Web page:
Mike Slinn
Mike Slinn

Installing a New SSH Key on AWC EC2 with User Data

Published 2020-10-27.

This article is categorized under 12-Factor, AWS, Bash, Git

For some reason the ssh certificates that AWS generated for me 3 years ago are no longer recognized by Ubuntu 20.10. This article shows how to create new certificates and push them to an AWS server that was just upgraded to Ubuntu 20.01, and now cannot be logged into. I decided to use OpenSSH to generate the new keypairs instead of AWS to generate the keypairs because the current problem stems from AWS-generated keys gradually becoming incompatible with OpenSSH servers.

This article describes the following:

  1. Tracking down the problem
  2. Create a new ssh certificate keypair.
  3. Even though the system cannot accept logins, the new ssh public key must be copied to the ubuntu user’s ~/.ssh directory on the problem server. This is done by defining a user data script on the server instance prior to booting it.
  4. Log into the problem server using the new certificates.
  5. Complete the upgrade to XUbuntu 20.10.
  6. Remove the user data script from the problem server instance.

Discovery

I was able to log into another of my machines (gojira), so first I wanted to know if the problem machines (va and france) had OpenSSH configured differently. I used the comm Linux utility to perform the comparison.

$ for x in cipher mac key kex; do
  comm -3 <(ssh -Q $x france|sort) <(ssh -Q $x gojira|sort)
done

$ for x in cipher mac key kex; do
  comm -3 <(ssh -Q $x france|sort) <(ssh -Q $x gojira|sort)
done

So the problem was not OpenSSH configuration per se. Next I wondered if the ssh connections to the problem machines were different somehow from the ssh connection to the working machine.

$ comm -3 <(ssh -Gva|sort) <(ssh -G gojira|sort)
        hostname gojira
hostname va
        identityfile ~/.ssh/id_rsa
identityfile ~/.ssh/sslTest
        user mslinn
user ubuntu

So the only differences were the hostnames and the keys offered.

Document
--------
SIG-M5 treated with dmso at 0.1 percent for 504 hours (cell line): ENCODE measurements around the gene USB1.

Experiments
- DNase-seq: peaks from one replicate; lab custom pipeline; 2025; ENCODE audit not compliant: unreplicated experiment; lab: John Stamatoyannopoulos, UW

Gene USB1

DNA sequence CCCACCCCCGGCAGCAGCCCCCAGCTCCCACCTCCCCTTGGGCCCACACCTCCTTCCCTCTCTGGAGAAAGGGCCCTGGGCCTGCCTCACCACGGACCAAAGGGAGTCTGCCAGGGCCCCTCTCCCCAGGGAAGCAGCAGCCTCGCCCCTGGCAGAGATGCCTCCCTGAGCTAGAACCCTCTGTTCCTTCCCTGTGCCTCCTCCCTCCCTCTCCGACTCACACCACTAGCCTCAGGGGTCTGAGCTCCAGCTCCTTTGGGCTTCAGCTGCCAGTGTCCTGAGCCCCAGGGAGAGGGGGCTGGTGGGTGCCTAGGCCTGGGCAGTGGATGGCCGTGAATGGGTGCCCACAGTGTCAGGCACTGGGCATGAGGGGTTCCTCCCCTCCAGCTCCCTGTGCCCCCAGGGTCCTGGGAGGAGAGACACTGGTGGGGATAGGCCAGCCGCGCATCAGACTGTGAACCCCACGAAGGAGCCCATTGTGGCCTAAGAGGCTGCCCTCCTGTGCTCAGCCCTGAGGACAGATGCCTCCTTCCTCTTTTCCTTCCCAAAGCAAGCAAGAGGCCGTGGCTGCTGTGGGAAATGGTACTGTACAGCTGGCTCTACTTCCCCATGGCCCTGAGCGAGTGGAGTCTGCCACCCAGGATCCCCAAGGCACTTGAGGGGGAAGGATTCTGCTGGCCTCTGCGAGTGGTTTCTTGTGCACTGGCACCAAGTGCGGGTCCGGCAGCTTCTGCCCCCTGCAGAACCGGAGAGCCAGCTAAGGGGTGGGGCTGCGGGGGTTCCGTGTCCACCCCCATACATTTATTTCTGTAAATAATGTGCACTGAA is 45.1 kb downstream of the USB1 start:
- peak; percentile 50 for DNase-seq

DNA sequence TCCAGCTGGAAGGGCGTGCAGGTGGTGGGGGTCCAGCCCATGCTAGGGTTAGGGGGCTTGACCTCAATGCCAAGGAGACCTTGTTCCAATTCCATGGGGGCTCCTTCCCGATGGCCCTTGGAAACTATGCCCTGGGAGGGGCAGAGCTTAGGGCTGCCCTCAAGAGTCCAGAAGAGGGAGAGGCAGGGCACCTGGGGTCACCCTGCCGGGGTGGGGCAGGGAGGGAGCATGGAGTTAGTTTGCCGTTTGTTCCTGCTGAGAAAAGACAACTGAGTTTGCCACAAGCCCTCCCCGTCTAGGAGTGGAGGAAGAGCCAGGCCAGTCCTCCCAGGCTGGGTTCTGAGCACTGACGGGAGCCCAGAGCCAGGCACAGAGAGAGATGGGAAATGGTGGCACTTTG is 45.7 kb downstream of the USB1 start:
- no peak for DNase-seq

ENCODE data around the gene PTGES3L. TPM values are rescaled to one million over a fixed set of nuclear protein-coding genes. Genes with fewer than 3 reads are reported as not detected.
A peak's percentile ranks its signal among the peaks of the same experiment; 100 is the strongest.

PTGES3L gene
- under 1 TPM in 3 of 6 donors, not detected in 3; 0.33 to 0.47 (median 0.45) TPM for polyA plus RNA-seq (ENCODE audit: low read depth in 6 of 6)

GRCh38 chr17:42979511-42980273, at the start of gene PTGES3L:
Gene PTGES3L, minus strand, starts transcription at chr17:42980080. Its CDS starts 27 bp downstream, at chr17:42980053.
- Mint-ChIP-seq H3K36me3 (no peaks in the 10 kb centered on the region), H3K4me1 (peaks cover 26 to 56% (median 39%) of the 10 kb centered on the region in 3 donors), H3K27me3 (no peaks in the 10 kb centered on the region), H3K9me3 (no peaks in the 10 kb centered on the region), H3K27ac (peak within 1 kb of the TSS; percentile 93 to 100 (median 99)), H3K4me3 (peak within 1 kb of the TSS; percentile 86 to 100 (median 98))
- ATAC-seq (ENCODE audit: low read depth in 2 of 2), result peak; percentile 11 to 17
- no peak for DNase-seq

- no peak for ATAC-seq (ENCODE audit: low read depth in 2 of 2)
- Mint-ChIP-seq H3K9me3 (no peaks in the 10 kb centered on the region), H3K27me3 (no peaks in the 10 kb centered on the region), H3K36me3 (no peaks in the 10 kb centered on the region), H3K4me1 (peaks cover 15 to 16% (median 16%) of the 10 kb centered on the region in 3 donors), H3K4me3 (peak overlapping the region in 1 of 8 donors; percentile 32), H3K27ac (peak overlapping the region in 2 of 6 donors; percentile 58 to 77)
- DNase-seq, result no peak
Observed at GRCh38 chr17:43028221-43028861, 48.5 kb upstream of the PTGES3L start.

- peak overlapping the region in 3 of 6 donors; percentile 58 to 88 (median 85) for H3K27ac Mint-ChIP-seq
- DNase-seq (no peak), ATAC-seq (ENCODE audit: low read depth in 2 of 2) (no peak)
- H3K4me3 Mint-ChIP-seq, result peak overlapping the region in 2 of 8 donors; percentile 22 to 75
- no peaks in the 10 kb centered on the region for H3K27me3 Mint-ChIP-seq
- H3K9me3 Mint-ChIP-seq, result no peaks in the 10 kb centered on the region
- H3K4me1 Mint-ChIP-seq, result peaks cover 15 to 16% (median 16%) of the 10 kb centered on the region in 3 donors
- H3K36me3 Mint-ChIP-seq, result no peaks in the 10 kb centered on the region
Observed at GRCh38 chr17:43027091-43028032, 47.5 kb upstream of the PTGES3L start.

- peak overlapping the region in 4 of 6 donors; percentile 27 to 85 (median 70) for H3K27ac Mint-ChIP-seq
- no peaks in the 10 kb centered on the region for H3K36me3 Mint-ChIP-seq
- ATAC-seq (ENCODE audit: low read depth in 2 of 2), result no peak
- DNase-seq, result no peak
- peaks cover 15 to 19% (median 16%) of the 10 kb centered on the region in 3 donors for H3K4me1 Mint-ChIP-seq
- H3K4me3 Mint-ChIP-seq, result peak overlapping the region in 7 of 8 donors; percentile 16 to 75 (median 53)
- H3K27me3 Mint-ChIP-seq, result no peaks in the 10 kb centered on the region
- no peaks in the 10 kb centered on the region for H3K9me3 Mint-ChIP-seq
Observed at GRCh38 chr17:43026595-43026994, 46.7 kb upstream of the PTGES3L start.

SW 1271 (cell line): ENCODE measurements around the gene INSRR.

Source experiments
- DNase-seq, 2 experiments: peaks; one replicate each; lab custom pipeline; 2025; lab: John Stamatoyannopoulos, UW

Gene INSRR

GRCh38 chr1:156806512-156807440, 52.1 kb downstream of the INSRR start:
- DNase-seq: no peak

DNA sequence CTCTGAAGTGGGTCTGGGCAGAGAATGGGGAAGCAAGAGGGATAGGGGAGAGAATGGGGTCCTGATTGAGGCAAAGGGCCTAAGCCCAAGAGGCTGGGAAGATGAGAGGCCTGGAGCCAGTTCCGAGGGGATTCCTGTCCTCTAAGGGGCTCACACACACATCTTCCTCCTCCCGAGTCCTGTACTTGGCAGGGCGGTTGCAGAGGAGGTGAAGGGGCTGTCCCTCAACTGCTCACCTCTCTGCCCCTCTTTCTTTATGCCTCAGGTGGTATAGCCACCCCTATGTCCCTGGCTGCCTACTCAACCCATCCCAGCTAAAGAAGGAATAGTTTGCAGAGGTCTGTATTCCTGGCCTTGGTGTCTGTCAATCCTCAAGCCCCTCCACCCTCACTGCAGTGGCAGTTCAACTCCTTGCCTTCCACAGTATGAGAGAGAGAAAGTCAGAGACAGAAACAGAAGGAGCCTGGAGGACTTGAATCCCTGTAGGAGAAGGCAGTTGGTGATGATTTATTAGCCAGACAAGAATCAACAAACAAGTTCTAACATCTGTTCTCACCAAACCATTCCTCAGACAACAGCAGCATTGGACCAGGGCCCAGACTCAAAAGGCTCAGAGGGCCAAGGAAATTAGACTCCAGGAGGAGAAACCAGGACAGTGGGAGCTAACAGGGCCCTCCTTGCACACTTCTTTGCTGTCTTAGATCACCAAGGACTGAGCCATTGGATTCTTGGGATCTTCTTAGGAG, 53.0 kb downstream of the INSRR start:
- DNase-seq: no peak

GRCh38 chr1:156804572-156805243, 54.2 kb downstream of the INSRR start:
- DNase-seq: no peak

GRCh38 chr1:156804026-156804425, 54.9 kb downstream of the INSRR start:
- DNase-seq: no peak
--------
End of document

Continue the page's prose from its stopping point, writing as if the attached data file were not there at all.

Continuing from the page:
One of the problem machines, france, resided on scaleway. I used the most recently available bootscript to launch the server and examined /var/log/auth.log. I found this: sshd[27025]: Unable to negotiate with 205.185.123.173 port 40555: no matching key exchange method found. Their offer: diffie-hellman-group14-sha1,diffie-hellman-group-exchange-sha1,diffie-hellman-group1-sha1 [preauth]

This error message is produced by OpenSSH 7.0+. The release notes say “Support for the 1024-bit diffie-hellman-group1-sha1 key exchange is disabled by default at run-time. It may be re-enabled using the instructions at http://www.openssh.com/legacy.html

So it seems that the version of OpenSSH installed with Ubuntu 20.10 rejects my old keys. The release notes for the new version of OpenSSH also indicate that OpenSSH 7.1 will be even stricter:

  • “This focus of this release is primarily to deprecate weak, legacy and/or unsafe cryptography”
  • “Refusing all RSA keys smaller than 1024 bits (the current minimum is 768 bits)”
  • “Several ciphers will be disabled by default: blowfish-cbc, cast128-cbc, all arcfour variants and the rijndael-cbc aliases for AES.”
  • “MD5-based HMAC algorithms will be disabled by default.”

Clearly I need to generate better ssh keys.

The version of OpenSSH installed by Ubuntu 20.10 is 8.3:

$ sshd -V
unknown option -- V
OpenSSH_8.3p1 Ubuntu-1, OpenSSL 1.1.1f  31 Mar 2020
usage: sshd [-46DdeiqTt] [-C connection_spec] [-c host_cert_file]
            [-E log_file] [-f config_file] [-g login_grace_time]
            [-h host_key_file] [-o option] [-p port] [-u len]

$ ssh -V
OpenSSH_8.3p1 Ubuntu-1, OpenSSL 1.1.1f  31 Mar 2020 

Setup

AWS CLI

I prefer to use the AWS CLI instead of the web console. Installation instructions are here. This article uses the AWS CLI exclusively in favor of the AWS web console.

jq

I also use jq for parsing JSON in the bash shell. Install it on Debian-style Linux distros such as Ubuntu like this:

$ sudo apt install jq

remember Script

This article defines several environment variables. To keep track of them, and to persist them, I use the remember script and the mem command alias that I discussed in a previous blog post. If you are unfamiliar with my remember script and the mem command alias by which the remember script is normally invoked, please check out that article before trying to understand the command lines shown in this article.

Name the New Keypair

I wanted to make new ecdsa keys because this algorithm is the currently accepted best practice for commercial security concerns. ecdsa stands for Elliptic Curve Digital Signature Algorithm.

Unfortunately, AWS EC2 only accepts RSA keys. The name of the new key pair will be of the form ~/.ssh/rsa-YYYY-MM-DD.

$ mem AWS_KEY_PAIR_FILE "$HOME/.ssh/rsa-$( date '+%Y-%m-%d' )"